Burdensom, Unnecessary, Ineffective: The New MLB Ballpark Security Protocol

By Nathan Petrashek

Rob Manfred, MLB’s recently elected commissioner, says he hasn’t heard any fan complaints about the new security policies baseball higher-ups have forced upon us this season.

Let’s change that.

In case you haven’t been to a baseball game yet this year, all fans must now endure an enhanced security screening before entering any MLB ballpark.  We have to empty our pockets (sort of, but we’ll get to that) and pass through metal detectors, in addition to the usual bag searches that have been around for a while.  Contrary to what MLB says, this is every bit the hassle it sounds like.  If you like waiting in line because a drunk in front of you forgot his keys were still in his pocket, you’ll love what MLB has brewed up for you.  Here’s a video the Brewers released that’s meant to be funny but inadvertently shows what an absolute pain in the ass this entire process is:

Without exception, every Brewers gameday staffer I have talked to has fallen all over themselves making clear the new security protocol isn’t a team mandate, but one from MLB.  The implication of these statements is pretty obvious; the team knows this is a colossal hassle on the ground, and, if it were left up to them, they wouldn’t have any of it.  But it’s out of their hands!

A savvy fan will no doubt be asking themselves how in the world these burdensome, unnecessary, and ineffective security measures came to be, if not from the teams.  The answer?  A “recent study of best security practices and MLB’s continuing work with the Department of Homeland Security to elevate and standardize initiatives across the game.”

Wow, that all sounds very official and important.  Homeland Security! Standardize initiatives!  Best practices!  Certainly there’s a good reason to make fans wait for, in some cases, hours to get inside the stadium, right?

Actually, not really.  The New York Times quoted a federal official as saying the new strategy is “not based on any direct threat, or on any sort of intelligence that might indicate stadiums will be attacked.”  In other words, there’s absolutely no reason to believe terrorists or anyone else is targeting MLB stadiums, now or in the future.  Moreover, there’s absolutely no historical precedent for an attack, whether foreign or domestic, on a ballpark.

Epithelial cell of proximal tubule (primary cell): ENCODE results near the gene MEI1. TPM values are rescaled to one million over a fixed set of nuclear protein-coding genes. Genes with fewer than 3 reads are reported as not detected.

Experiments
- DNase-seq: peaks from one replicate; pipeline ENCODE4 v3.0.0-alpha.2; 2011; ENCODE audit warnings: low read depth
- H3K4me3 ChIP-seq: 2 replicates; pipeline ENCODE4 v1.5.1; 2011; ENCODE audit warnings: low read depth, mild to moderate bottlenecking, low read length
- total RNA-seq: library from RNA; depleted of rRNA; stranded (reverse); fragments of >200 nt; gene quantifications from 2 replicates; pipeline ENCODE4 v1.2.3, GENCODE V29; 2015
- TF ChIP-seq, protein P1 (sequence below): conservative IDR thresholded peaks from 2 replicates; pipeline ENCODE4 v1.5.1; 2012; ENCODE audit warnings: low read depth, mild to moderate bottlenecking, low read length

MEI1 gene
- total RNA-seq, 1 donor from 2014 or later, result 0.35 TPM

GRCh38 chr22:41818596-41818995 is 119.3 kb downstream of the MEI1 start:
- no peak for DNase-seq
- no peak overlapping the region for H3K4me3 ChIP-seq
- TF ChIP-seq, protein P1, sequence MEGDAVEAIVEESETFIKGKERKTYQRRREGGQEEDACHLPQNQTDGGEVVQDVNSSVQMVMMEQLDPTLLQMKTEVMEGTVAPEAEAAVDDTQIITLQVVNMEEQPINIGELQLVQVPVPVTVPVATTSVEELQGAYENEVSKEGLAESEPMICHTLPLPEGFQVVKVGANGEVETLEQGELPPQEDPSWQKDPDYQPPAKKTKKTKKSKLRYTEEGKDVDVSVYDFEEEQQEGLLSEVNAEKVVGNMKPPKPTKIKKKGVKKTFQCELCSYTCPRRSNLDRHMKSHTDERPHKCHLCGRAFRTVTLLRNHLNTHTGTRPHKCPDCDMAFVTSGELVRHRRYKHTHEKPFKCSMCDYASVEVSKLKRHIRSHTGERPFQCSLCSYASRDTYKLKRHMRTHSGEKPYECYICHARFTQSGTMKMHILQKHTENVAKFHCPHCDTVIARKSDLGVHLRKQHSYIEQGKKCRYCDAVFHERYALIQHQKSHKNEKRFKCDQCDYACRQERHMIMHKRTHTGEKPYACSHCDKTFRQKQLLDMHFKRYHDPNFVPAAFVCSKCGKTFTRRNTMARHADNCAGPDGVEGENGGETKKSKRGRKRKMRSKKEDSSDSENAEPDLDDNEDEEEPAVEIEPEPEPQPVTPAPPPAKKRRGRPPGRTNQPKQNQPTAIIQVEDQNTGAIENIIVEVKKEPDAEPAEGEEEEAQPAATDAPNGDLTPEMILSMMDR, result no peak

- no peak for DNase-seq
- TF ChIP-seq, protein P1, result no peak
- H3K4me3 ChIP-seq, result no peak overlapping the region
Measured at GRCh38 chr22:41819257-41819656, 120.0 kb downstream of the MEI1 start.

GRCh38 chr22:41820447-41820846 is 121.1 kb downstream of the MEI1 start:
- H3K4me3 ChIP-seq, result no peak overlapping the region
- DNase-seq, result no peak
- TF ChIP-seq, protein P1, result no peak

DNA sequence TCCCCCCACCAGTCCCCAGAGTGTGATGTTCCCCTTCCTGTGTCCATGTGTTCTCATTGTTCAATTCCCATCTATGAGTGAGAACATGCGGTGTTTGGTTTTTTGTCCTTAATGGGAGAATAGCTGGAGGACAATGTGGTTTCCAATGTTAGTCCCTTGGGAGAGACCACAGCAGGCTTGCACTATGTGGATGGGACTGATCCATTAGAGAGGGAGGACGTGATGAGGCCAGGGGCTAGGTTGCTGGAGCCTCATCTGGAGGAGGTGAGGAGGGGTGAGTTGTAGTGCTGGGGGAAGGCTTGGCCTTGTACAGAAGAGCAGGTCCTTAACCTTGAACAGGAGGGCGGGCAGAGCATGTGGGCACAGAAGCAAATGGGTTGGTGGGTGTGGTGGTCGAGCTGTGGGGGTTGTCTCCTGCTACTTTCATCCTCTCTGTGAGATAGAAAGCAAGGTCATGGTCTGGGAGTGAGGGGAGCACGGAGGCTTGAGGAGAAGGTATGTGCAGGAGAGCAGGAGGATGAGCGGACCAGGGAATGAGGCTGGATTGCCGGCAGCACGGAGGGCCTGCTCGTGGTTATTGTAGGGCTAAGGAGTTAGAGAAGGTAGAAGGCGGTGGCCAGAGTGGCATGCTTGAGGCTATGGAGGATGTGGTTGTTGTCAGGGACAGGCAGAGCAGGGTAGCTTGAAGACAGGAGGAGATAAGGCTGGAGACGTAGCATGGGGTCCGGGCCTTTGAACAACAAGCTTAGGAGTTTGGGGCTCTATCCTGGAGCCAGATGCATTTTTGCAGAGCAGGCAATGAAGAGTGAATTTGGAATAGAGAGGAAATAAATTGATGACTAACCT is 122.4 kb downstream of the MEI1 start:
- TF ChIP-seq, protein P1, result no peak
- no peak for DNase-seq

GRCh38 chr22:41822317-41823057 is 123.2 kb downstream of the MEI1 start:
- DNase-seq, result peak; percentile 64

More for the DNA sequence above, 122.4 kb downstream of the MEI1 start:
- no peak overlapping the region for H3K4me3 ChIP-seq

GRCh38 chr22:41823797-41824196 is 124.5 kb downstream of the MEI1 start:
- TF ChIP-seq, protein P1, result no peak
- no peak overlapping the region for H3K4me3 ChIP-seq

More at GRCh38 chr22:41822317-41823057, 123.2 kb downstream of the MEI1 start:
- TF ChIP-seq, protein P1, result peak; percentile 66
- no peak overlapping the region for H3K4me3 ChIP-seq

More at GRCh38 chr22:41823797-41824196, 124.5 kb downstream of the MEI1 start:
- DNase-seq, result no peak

This comports largely with common sense.  The object of terrorism is to induce fear to be used as a mechanism to achieve a set of (often political) goals.  So a typical terrorist will choose high-visibility events like the Boston Marathon or the Olympics to attack.  While I can understand and appreciate enhanced security at, say, the World Series, the need for enhanced safety protocols at a getaway afternoon game at Miller Park is puzzling and reeks of a sport that thinks too much of itself (or at least wants to pretend it’s the NFL).

And let’s talk about these “rigorous” safety protocols.  The particular metal detectors MLB utilizes leak like a sieve.  I mean, the Brewers are telling people they can leave wallets, shoes, and belts on.  If a giant metal belt buckle is not going to set it off, what’s the point?  One security expert calls the new protocol “laughable:”

The ballpark metal detectors are much more lax than the ones at an airport checkpoint. They aren’t very sensitive — people with phones and keys in their pockets are sailing through — and there are no X-ray machines. Bags get the same cursory search they’ve gotten for years. And fans wanting to avoid the detectors can opt for a “light pat-down search” instead.

A halfway competent ticketholder would have no trouble sneaking a gun into the stadium.

What’s more, the bottleneck created by the metal detectors actually makes it easier to carry out a high-casualty attack.  The fans waiting in line outside are sitting ducks for anyone with truly malicious intent.  The most that can be said about the detectors is they’ll stop the occasional fan from innocently carrying a gun or knife in the stadium – a fine goal, but hardly practical from a cost-benefit standpoint.

The only loser resulting from the new security policy is the fans, who just want to watch a baseball game.  Making it more difficult to attend a game should be the last thing on baseball’s mind.  MLB’s new security protocols are an answer in search of a problem, creating a massive hassle for fans without any real benefit.

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